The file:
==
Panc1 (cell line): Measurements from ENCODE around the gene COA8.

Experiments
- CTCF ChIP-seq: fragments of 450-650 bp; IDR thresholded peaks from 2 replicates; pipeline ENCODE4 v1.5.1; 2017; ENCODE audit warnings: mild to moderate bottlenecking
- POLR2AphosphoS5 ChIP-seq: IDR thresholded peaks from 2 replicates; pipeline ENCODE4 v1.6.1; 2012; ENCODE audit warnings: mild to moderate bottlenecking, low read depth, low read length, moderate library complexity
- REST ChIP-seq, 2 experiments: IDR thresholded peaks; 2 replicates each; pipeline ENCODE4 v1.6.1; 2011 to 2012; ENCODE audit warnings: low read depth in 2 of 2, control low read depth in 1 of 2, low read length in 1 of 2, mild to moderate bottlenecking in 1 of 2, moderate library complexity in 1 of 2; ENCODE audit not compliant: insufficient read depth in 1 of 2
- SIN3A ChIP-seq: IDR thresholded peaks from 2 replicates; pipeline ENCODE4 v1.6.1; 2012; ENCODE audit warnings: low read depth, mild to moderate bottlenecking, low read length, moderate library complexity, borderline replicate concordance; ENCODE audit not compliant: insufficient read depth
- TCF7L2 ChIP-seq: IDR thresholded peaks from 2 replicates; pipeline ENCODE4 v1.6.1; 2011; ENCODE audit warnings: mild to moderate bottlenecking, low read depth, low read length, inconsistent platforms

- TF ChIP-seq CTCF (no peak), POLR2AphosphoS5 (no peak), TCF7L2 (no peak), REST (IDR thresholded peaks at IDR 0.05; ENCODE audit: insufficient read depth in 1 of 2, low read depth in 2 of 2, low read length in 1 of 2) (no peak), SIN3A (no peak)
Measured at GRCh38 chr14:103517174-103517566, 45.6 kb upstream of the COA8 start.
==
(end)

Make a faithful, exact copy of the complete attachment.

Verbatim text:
Panc1 (cell line): Measurements from ENCODE around the gene COA8.

Experiments
- CTCF ChIP-seq: fragments of 450-650 bp; IDR thresholded peaks from 2 replicates; pipeline ENCODE4 v1.5.1; 2017; ENCODE audit warnings: mild to moderate bottlenecking
- POLR2AphosphoS5 ChIP-seq: IDR thresholded peaks from 2 replicates; pipeline ENCODE4 v1.6.1; 2012; ENCODE audit warnings: mild to moderate bottlenecking, low read depth, low read length, moderate library complexity
- REST ChIP-seq, 2 experiments: IDR thresholded peaks; 2 replicates each; pipeline ENCODE4 v1.6.1; 2011 to 2012; ENCODE audit warnings: low read depth in 2 of 2, control low read depth in 1 of 2, low read length in 1 of 2, mild to moderate bottlenecking in 1 of 2, moderate library complexity in 1 of 2; ENCODE audit not compliant: insufficient read depth in 1 of 2
- SIN3A ChIP-seq: IDR thresholded peaks from 2 replicates; pipeline ENCODE4 v1.6.1; 2012; ENCODE audit warnings: low read depth, mild to moderate bottlenecking, low read length, moderate library complexity, borderline replicate concordance; ENCODE audit not compliant: insufficient read depth
- TCF7L2 ChIP-seq: IDR thresholded peaks from 2 replicates; pipeline ENCODE4 v1.6.1; 2011; ENCODE audit warnings: mild to moderate bottlenecking, low read depth, low read length, inconsistent platforms

- TF ChIP-seq CTCF (no peak), POLR2AphosphoS5 (no peak), TCF7L2 (no peak), REST (IDR thresholded peaks at IDR 0.05; ENCODE audit: insufficient read depth in 1 of 2, low read depth in 2 of 2, low read length in 1 of 2) (no peak), SIN3A (no peak)
Measured at GRCh38 chr14:103517174-103517566, 45.6 kb upstream of the COA8 start.